Today, what we've announced, is an F5 device package for the Cisco Application Policy Infrastructure Controller (APIC). Initially the device package supports three services:

  1. L4-7 load balancing
  2. SSL offload
  3. SharePoint Deployments

The SharePoint deployment is unique because in addition to the standard use of iControl to provision the service, customers get the expertise that comes with thousands of SharePoint deployments all bundled up into a nice neat programmable iApp. That means best practices for a highly optimized SharePoint deployment are packaged up and provisioned through Cisco APIC.

The device package model is extensible, so services in the F5 Software Defined Application Services portfolio can be easily added to a Cisco ACI architecture in the future.


The magnitude of the tectonic shifts in technology today has never been this disruptive (just count the number of #hashtags we've got going on Twitter these days) since the dot com days. And now we've got both our web-scale architectures to worry about while we try to prepare for the coming hyper-scale architectures. But we can't abandon ship and start anew, we've got to maintain what we have while we go forth and conquer. That means architectures that can bridge the gap between the existing and the new, that can insulate applications from the massive disruption that comes whenever anything substantially changes the way we build and manage the foundation of both IT and business today: the network.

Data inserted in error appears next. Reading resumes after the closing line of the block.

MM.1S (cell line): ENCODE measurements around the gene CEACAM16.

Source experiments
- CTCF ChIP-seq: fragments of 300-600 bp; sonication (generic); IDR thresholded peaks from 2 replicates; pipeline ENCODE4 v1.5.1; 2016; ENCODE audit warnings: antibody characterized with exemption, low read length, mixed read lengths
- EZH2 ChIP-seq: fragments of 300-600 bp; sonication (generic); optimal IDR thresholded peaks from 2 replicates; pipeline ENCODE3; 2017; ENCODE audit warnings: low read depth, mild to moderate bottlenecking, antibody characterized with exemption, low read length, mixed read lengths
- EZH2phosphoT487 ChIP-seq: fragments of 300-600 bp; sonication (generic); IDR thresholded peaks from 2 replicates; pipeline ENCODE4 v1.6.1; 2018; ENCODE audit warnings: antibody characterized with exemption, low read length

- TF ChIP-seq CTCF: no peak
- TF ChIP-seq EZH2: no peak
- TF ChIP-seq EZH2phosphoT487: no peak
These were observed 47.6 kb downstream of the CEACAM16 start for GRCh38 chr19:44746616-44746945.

F5 Synthesis is that bridge. It's the abstraction layer capable of delivering yesterday's applications while enabling tomorrow's. By integrating with Cisco ACI, F5 Synthesis allows customers to operationalize the entire network and start migrating to the policy-based, application-driven network architectures so necessary to succeed in an app and "thing" economy without compromising on security, performance or availability of both existing and new applications.

The F5 Device Package for Cisco APIC will be available as a free download via in summer 2014.

*Budget statistic

Read the original blog entry...

More Stories By Lori MacVittie

Lori MacVittie is responsible for education and evangelism of application services available across F5’s entire product suite. Her role includes authorship of technical materials and participation in a number of community-based forums and industry standards organizations, among other efforts. MacVittie has extensive programming experience as an application architect, as well as network and systems development and administration expertise. Prior to joining F5, MacVittie was an award-winning Senior Technology Editor at Network Computing Magazine, where she conducted product research and evaluation focused on integration with application and network architectures, and authored articles on a variety of topics aimed at IT professionals. Her most recent area of focus included SOA-related products and architectures. She holds a B.S. in Information and Computing Science from the University of Wisconsin at Green Bay, and an M.S. in Computer Science from Nova Southeastern University.